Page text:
If missional is a movement operating as the “church sent into the world” then I think that what we do and how we do it needs to look more like Jesus. We need Incarnational, embodied, faith communities of vulnerability in, of, and on the margins of society. We need to scrap the existing methods and models of Christendom in favor of a liberating authenticity of faith.
Unless we get very real about living next to and learning from our black, latino, asian, Jewish, Arabic, special needs, elderly, poor, and LGBTQ brothers and sisters, we don’t deserve to invoke the name of Jesus in our movements. What is more, since the minority is quickly becoming the new majority, we can’t truly say we are missionally rooted in our local neighborhoods and cultures. We like to say that we’re proclaiming the Kingdom of a marginalized, rejected, and revolutionary Prince of Peace, yet we’re still operating as if feminist, black, gay and lesbian Christians have nothing to offer from their histories of oppression. We say we worship the Incarnate YHWH who brought Israel out of slavery in Egypt, yet we operate as if we have nothing to repent of or learn from in way of our black brothers and sisters who came out of slavery in a Christendom America, less than two-hundred years ago!
While we’re trying to understand, worship, and participate in building the Kingdom of a marginalized 1st century Galilean, we are still operating from a place of access, privilege, and homogeneity–and we need to admit that the missional movement conversation has been dominated by the Dominators if we are to see any meaningful Kingdom building. In other words, the missional movement needs to repent.
As voices speak to the future of ecclesiology, missiology, orthodoxy, etc. within the missional movement, allow me to offer, that unless we have the chutzpah to present post-Christendom America with an alternative to the same old system, we won’t be advancing the Kingdom of Jesus, we’ll be peddling the same old power structures presented in a new packaging. Where are the female missional voices? Why can’t the missional movement name real leaders who are persons of color? Why is the missional, as well as neo-anabaptist movements, mostly white post-Evangelical males?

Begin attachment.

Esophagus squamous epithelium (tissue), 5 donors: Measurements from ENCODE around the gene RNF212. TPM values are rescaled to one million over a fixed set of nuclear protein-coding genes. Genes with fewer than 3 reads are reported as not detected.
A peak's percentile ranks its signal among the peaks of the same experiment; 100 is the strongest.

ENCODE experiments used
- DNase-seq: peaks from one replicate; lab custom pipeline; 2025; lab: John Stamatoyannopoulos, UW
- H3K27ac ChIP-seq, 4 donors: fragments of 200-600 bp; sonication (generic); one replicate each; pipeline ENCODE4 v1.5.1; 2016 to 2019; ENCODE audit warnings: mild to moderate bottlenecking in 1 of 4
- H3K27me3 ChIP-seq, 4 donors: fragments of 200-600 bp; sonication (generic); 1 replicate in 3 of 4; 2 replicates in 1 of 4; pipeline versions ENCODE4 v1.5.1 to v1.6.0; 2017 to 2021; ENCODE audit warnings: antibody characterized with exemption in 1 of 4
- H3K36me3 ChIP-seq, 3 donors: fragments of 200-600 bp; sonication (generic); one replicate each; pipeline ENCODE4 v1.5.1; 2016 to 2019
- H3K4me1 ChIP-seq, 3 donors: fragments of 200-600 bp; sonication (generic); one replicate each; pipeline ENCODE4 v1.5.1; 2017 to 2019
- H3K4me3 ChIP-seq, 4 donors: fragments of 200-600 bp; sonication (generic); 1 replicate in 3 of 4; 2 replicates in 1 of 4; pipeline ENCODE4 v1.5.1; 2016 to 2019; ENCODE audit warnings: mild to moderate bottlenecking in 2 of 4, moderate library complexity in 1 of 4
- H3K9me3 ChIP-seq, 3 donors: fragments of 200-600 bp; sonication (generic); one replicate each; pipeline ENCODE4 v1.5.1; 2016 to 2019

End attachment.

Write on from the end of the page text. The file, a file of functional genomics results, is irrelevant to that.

For those who have ears to hear, let us dare to be the change we need and want to see. Regardless of the evolving state of the American imperial Church, the evangelion of the Kingdom of Jesus remains the same as it ever has. Let us truly embody the Incarnational reality of Jesus as we forcefully advance a Kingdom that lays low the same hierarchical, oppressive, and violent systems we say should be deconstructed.
Tyler Tully is an emerging voice within the Neo-Anabaptist movement. A speaker and author based out of San Antonio, Texas, Tully is a graduate of Our Lady of the Lake University with a BA in Religious Studies and Theology. He is currently pursuing an M.Div. from the Chicago Theological Seminary. You can also follow him at his blog, The Jesus Event and on Twitter.
 Richard A. Horsley, Jesus and Empire, (2002), p.23-24
 N.T. Wright, The Resurrection of the Son of God, (2003), p.231
 Zach Hoag, Rooted: Missional as Creative Christianity, 10/4/2013